At every concert I’ve seen, his presentation always manages to make the mind wander. Imagine holding hands around a table at a séance and encountering the beloved ghost of a distant past – that’s the chill Hitchcock resonates. His music has an ancient grip that’s as pleasing as it is unsettling.
“Home is the sailor” and similar strains of poetry stream through my mind. Fingerpicking ferociously to a few sea shanties, the more cataclysmic number, “The Wreck of The Arthur Lee” erected vehemently on the fretboard’s plank, Hitchcock proves that he is a fine guitarist. Celtic hammer-ons, bright harmonics and mighty melodic lines underscored his still powerful voice; potent even after three decades.
Flecks of emotion marred his vulnerable face. But, the cavalier way he shrugged back his head, as his silver hair blew against his forehead, made for a very seafaring and beautiful stage picture. Poker-faced, Hitchcock requested more reverb for his bebop “horn” solo – really a series of nonsense syllables.
The “dirge-pop” of “I’m Falling” and “Up To Our Nex” give way to lighter fare; carefully articulated picking, brisk strums and catchy hooks. Then, the port-in-the-storm drifts of “Goodnight Oslo” (from the eponymous album) begin. It’s a mature song wounded by a sense of loss; the lyrics are old-school and weathered. This album, he explains, represented another stage in his life. It may have been a stage aligned with Picasso’s blue period.
Sometimes Hitchcock’s performance is so deeply moving, you want it to end because the manipulation of mood is alienating. He’s in the driver’s seat of your mind and that’s disconcerting. Mid-song he breaks into another off-kilter harangue, dampens the strings, and drenches your heart.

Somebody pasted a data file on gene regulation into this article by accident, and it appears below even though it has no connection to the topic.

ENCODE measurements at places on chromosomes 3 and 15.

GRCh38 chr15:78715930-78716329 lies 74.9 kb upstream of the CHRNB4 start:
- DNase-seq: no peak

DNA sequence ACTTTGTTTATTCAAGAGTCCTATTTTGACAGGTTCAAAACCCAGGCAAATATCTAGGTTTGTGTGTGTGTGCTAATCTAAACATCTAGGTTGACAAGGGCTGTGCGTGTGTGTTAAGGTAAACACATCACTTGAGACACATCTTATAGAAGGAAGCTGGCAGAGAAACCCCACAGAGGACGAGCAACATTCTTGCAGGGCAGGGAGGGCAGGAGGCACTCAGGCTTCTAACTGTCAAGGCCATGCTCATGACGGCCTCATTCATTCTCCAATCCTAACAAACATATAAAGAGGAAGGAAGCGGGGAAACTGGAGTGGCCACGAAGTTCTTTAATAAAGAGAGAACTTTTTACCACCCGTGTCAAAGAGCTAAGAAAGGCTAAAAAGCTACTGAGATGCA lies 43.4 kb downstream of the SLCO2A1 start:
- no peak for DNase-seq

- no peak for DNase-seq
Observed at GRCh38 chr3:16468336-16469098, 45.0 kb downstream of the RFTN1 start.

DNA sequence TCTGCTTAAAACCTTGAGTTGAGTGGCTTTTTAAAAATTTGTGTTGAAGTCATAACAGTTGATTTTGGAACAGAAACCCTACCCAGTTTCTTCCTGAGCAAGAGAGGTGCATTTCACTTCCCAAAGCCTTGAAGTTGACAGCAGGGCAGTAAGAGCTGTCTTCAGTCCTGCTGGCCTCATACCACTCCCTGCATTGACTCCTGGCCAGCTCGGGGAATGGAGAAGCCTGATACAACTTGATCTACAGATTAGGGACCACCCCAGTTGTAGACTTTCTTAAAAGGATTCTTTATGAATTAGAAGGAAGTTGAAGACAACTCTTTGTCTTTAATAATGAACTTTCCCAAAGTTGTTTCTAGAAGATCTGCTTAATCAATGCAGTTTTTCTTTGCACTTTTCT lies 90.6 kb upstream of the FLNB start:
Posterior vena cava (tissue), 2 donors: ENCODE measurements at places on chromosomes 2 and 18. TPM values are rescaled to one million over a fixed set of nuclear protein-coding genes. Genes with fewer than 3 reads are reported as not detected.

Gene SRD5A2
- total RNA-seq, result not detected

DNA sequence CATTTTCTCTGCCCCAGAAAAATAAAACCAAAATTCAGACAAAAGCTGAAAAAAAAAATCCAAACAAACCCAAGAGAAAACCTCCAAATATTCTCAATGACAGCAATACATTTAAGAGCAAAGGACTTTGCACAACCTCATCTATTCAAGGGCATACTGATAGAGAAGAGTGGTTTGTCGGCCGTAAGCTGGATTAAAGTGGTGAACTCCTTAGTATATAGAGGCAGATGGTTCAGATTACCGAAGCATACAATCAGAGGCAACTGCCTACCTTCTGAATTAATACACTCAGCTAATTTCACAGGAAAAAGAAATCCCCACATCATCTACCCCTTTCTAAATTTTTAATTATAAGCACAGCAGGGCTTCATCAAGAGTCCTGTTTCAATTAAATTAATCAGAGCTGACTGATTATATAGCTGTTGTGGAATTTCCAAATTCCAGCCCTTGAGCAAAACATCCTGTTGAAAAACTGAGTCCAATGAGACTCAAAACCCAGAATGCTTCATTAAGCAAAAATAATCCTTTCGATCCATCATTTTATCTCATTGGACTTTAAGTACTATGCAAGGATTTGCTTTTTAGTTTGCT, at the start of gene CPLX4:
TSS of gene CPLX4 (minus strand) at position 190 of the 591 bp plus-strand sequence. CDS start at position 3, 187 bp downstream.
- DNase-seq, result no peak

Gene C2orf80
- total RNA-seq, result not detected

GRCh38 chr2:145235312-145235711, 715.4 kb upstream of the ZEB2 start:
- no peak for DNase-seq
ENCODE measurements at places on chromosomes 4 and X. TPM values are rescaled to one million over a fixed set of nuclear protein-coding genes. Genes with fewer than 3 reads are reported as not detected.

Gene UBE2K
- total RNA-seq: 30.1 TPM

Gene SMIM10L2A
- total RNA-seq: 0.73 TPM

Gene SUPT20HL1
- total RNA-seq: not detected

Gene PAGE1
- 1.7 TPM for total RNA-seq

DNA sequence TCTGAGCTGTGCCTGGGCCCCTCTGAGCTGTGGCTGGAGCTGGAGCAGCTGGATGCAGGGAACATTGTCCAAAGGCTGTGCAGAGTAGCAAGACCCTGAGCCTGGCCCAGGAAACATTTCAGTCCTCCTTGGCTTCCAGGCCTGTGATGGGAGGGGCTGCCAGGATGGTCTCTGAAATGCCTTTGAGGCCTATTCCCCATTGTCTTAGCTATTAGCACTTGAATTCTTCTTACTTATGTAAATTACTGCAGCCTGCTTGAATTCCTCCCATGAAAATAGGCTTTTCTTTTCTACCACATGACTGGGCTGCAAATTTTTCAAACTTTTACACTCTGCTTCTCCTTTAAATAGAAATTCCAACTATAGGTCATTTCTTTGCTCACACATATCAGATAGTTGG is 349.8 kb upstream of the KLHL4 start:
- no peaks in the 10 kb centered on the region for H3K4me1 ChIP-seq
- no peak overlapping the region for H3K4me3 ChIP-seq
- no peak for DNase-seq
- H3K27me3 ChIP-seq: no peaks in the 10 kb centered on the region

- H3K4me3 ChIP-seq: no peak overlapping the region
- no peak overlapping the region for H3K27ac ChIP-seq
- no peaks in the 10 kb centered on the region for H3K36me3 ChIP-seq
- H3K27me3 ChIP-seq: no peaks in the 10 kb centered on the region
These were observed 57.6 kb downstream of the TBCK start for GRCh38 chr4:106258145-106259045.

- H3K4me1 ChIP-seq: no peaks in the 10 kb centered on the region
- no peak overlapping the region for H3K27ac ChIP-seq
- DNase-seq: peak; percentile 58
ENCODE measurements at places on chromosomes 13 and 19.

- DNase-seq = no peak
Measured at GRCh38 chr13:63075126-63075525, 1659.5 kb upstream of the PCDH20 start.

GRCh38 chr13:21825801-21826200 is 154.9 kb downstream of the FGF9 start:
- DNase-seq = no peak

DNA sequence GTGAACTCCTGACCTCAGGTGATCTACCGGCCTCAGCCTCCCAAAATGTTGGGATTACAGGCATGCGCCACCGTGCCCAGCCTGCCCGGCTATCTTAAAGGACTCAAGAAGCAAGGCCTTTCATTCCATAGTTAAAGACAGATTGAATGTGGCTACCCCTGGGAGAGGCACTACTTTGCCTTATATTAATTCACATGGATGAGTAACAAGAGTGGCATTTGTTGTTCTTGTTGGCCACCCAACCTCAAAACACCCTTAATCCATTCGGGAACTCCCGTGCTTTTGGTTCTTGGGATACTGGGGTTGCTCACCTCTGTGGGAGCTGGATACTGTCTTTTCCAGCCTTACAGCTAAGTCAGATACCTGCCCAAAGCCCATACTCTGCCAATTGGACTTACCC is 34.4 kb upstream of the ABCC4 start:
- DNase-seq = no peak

This feels like the finale. Hitchcock’s eyes hold a pained expression. Can there be more plunges into darkness or eccentric observations? After blasts of applause, Hitchcock dryly states that he won’t bother going off stage for encores, and he doesn’t. Standing in place, he delivers a slow-moving Doors ballad about a crystal ship. He pays tribute to Nick Drake. He lauds the memory of Syd Barrett, one of his major influences, by launching into “Gigolo Aunt”. He mumbles passages from the drug-splattered “Astronomy Domine”.
These homages unravel some of the mystery Hitchcock imbues. Rarely have I heard him perform covers, but murmurs from decades-old fans suggest that these tunes weren’t that much of a stretch. The closer “Visions of Johanna” was the piece de resistance. Strapping a blues-harp around his neck, and masticating the sawed-off edges of key phrases, Hitchcock performed this Dylan classic superbly.
“Dylan, Barrett, Drake and Hitchcock” sound like a posh British law firm. It’s fitting that an entertainer with such a vulnerable persona might require the comfort of some stable, equitable partners. The film and the concert were a thrilling third surprise. Ultimately, after so many hours of Hitchcock, I could almost imagine him leaping off the screen and landing on the folding chair next to my attaché. Hitchcock had a birthday recently and birthdays frequently yield surprises. Besides, if one often dreams of trains, this ageless man is still bound for glory.